A few days ago Health Canada disseminated the results of the Canadian Student Tobacco, Alcohol and Drug Use Survey of 2016-2017 (ECCTADJ). The results obtained must ensure that the policies address areas of concern.
National survey that assesses smoking and alcohol and drug use rates among Canadian students provides valuable information that will inform approaches to addressing complex social and health issues, such as problematic substance use tobacco, alcohol and drugs, including opioids and cannabis.
The survey was conducted on behalf of Health Canada by the Center for the Advancement of Population Health Propel of the University of Waterloo. The survey collected information from more than 52 000 students, which is a representative sample of over 2 million students in this age group in Canada.
The Government of Canada continues to take action to address substance use issues among Canadians. Investments are planned in 2018's budget to improve Canada's tobacco control strategy, a comprehensive, integrated, and sustained tobacco control program to reduce tobacco-related illness and death.
- That there has been a general decline among students in the use of tobacco products during last 30 days. This reduction, from 12 to 10%, represents a significant decline and an encouraging result. Canada is working to reduce the smoking rate to less than 5% by 2035.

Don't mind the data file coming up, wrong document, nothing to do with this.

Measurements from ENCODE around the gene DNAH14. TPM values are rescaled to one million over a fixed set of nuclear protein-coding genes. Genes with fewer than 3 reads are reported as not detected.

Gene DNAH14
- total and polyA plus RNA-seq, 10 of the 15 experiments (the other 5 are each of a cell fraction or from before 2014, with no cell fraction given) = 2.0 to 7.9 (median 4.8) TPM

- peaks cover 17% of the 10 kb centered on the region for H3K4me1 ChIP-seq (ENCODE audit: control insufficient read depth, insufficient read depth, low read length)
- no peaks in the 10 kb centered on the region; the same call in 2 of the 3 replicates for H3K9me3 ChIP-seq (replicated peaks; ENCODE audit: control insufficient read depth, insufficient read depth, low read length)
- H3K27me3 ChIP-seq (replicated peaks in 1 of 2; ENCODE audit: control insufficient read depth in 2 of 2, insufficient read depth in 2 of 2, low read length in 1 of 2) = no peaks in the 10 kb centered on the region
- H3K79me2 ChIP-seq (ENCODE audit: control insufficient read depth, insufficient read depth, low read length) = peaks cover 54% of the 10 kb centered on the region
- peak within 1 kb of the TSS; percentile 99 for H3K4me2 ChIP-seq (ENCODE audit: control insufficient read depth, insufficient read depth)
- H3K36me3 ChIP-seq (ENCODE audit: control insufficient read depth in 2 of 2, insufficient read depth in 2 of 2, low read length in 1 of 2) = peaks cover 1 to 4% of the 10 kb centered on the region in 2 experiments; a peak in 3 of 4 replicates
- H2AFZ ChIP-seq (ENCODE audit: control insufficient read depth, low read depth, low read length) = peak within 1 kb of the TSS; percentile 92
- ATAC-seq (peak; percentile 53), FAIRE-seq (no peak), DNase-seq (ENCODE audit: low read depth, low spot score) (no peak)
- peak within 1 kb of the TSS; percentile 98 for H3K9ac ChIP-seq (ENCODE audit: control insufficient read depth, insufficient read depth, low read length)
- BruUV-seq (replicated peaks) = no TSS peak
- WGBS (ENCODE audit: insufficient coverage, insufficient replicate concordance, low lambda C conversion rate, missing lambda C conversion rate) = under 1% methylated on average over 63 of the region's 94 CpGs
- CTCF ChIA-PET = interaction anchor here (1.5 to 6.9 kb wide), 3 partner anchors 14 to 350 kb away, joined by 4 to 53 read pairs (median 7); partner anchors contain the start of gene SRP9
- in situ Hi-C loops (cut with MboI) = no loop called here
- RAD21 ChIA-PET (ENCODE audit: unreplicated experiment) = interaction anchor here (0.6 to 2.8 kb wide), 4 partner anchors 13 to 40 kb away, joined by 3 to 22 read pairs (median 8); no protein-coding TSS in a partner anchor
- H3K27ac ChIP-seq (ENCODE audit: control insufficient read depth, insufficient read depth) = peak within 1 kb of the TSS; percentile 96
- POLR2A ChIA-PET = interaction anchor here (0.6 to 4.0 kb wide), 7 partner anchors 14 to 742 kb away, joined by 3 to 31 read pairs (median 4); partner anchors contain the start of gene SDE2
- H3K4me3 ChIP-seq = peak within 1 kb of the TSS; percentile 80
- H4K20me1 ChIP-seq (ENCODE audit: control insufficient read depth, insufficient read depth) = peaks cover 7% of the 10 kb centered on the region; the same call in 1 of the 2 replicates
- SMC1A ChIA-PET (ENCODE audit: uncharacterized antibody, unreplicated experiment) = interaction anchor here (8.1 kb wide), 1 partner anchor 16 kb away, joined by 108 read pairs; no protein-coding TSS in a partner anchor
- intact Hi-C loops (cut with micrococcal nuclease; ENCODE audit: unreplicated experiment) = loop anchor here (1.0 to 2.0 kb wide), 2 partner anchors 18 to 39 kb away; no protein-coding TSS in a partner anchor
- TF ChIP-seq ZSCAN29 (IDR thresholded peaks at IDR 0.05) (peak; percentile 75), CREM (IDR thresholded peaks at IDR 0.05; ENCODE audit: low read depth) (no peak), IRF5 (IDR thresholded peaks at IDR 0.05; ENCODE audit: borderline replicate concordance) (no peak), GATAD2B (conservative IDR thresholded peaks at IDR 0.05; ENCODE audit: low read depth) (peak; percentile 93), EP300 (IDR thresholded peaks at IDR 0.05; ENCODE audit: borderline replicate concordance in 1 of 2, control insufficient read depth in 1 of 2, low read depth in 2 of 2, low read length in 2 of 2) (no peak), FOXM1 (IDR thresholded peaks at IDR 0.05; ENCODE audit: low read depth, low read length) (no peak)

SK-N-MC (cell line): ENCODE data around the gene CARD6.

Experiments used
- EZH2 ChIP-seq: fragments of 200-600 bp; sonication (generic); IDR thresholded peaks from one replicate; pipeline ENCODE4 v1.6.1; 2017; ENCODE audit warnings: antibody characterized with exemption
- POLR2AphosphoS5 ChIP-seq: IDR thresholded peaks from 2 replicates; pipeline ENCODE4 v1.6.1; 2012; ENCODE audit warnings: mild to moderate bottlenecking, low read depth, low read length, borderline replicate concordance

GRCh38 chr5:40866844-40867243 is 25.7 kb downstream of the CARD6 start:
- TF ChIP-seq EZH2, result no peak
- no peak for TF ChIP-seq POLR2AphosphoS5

- That 10% of students reported using an electronic cigarette during the last 30 days, an increase of 6% compared to 2014-2015.
- That cannabis use among students remained stable at 17%, which is no change compared to 2014-2015.
- Students' overall perception of the risks of smoking cannabis has decreased: only 19% of students believe that occasional smoking of cannabis is a "big risk" compared to 25% in 2014-2015.
For Ginette Petitpas Taylor, Minister of Health states " We all value the health of Canada's youth. As a long-time activist, I understand the challenges of encouraging young people to consider good health habits. This survey helps us understand where we need to do more to support young people to make healthier choices. It provides a strong evidence base for our future policies and actions to address substance use issues among Canadian youth.«